April 23, 2013, 2:18 PM —
Source: atalou, via Flickr
I’ve talked to two executives recently about an idea that isn’t firmly on roadmaps yet but seems to be on the radar of public cloud service providers.
Margaret Dawson, HP’s new cloud evangelist and vice president of product marketing, first suggested to me that public cloud providers might start offering different level SLA.
“We are going to see and we’re already starting to see among enterprises a willingness to pay different levels of premiums or costs for different levels of SLAs,” she said. “Not every app needs to have 99.95 uptime. For workloads where maybe 99 percent or even 98 percent is ok, you get to go to this low cost bucket.”
She wouldn’t say if HP plans to move in this direction. “For HP, we have published a 99.95 SLA that’s across every customer and workload we provide,” she said. “It’s something we could look at but right now our commitment” is to the existing SLA.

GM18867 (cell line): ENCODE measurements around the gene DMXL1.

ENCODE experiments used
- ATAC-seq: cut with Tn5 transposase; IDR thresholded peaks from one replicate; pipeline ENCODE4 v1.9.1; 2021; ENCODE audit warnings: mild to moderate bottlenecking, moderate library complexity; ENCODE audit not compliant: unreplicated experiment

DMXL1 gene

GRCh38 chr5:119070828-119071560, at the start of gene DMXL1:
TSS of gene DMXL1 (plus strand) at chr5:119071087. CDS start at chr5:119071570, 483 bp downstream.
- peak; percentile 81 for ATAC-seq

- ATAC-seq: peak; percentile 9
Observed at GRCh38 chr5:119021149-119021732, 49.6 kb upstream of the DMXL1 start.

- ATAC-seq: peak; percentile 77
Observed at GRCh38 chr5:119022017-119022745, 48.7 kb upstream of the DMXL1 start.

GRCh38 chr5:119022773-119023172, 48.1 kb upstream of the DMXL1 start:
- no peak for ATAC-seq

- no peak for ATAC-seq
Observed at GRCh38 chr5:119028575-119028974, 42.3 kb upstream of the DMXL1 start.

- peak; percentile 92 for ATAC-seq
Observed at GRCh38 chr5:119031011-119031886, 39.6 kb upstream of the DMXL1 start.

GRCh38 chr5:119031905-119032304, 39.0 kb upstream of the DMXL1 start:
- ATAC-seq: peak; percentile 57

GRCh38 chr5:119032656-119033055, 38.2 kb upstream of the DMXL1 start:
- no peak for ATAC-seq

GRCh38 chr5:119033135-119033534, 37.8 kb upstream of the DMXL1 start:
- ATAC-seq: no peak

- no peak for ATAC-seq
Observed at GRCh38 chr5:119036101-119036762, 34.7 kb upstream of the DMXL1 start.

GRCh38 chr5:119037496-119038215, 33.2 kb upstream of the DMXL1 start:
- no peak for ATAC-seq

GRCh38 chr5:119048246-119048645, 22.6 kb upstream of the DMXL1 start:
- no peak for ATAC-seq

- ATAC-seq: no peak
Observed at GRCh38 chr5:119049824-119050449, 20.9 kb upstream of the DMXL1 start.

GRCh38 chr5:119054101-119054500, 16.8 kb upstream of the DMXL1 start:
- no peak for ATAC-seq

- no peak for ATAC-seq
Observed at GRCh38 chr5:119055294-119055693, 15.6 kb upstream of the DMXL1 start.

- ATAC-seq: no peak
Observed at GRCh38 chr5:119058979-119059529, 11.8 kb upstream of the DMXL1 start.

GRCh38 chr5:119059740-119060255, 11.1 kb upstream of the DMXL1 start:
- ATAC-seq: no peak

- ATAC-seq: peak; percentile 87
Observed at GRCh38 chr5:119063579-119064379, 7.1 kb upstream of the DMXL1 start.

Rackspace told me that, in essence, it already has different level SLAs. “If you’re willing to pay us more, we’ll manage your environment and give you a better SLA,” said John Engates, CTO of Rackspace.
In Rackspace’s initial cloud offering, it had three service levels it called managed, intensive and critical. They were “low, medium and high-touch,” in terms of how much users pay and the type of service guarantees users get, he said.
In Rackspace’s newest cloud, the one built on OpenStack, it offers just two levels: managed and unmanaged. He said the company has been thinking about ways it might be able to offer more services for its bigger customers but has nothing solid in the works.
“Would we have a cloud for the masses and a cloud for the few? I don’t know. We haven’t thought that far ahead,” he said.
He figures that at some point if you want the “cloud for the few, you’ll get a cloud for one, which is your private cloud,” he said. But there might be room for more tiers than Rackspace already offers.
SLAs have been a sticking point in cloud computing. Gartner’s Lydia Leong drew attention to cloud SLAs in a couple of blog posts late last year in which she called most cloud SLAs useless.
Different kinds of SLAs could be one way that service providers differentiate their services, particularly in the OpenStack community where many service providers may end up using the same base of technology to compete for customers.
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